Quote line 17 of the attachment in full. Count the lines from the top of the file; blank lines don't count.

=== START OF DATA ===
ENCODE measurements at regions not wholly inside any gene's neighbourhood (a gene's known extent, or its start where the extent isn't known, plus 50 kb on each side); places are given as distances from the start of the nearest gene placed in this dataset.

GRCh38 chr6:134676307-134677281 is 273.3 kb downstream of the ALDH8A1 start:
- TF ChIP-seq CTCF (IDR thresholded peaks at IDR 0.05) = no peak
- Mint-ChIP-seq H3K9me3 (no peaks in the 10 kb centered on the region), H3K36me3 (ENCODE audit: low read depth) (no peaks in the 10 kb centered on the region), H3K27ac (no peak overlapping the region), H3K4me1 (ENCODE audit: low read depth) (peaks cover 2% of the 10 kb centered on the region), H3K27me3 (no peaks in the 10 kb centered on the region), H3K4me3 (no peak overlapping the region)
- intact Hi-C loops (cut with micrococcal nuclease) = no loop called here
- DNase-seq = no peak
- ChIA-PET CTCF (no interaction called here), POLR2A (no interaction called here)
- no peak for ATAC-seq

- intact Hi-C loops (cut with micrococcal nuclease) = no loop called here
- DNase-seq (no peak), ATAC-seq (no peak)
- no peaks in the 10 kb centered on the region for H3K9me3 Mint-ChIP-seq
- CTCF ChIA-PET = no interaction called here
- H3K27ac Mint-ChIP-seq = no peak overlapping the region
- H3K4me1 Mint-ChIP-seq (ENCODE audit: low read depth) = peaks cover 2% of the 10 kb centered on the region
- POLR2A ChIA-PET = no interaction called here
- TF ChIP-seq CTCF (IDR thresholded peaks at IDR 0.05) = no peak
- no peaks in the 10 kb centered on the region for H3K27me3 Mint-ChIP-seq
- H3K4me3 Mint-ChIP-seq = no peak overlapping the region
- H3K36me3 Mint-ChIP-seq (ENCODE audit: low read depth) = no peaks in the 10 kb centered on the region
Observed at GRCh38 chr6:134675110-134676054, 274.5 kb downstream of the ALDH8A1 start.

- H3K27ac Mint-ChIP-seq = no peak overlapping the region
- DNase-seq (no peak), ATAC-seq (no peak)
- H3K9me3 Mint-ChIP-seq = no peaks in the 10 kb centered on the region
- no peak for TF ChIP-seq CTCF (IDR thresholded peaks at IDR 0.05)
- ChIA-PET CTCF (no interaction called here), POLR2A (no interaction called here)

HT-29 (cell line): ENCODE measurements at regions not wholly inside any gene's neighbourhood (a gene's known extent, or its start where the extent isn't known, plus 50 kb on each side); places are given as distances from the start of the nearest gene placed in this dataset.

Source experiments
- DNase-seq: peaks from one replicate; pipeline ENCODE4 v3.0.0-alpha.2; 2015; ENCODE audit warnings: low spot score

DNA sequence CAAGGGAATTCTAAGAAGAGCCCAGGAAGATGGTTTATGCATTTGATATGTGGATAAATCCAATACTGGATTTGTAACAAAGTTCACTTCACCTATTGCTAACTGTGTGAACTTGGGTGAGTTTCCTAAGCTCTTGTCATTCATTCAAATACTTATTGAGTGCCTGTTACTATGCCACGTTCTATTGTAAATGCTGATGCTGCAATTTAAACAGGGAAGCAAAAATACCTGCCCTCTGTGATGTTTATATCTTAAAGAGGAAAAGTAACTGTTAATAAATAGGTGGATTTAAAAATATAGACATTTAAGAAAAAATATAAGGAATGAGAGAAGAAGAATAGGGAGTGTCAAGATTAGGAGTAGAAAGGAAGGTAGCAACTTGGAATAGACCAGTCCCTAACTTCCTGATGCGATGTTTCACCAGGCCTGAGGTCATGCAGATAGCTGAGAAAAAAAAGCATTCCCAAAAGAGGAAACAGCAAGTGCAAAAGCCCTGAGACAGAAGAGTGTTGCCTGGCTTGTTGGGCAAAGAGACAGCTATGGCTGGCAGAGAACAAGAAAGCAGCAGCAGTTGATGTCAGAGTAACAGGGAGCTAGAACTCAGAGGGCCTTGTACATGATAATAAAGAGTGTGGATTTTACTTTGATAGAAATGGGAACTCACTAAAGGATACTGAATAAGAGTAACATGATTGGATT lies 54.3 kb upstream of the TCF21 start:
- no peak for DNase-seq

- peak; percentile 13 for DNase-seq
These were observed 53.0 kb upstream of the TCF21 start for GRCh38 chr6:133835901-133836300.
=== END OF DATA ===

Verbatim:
- no peaks in the 10 kb centered on the region for H3K27me3 Mint-ChIP-seq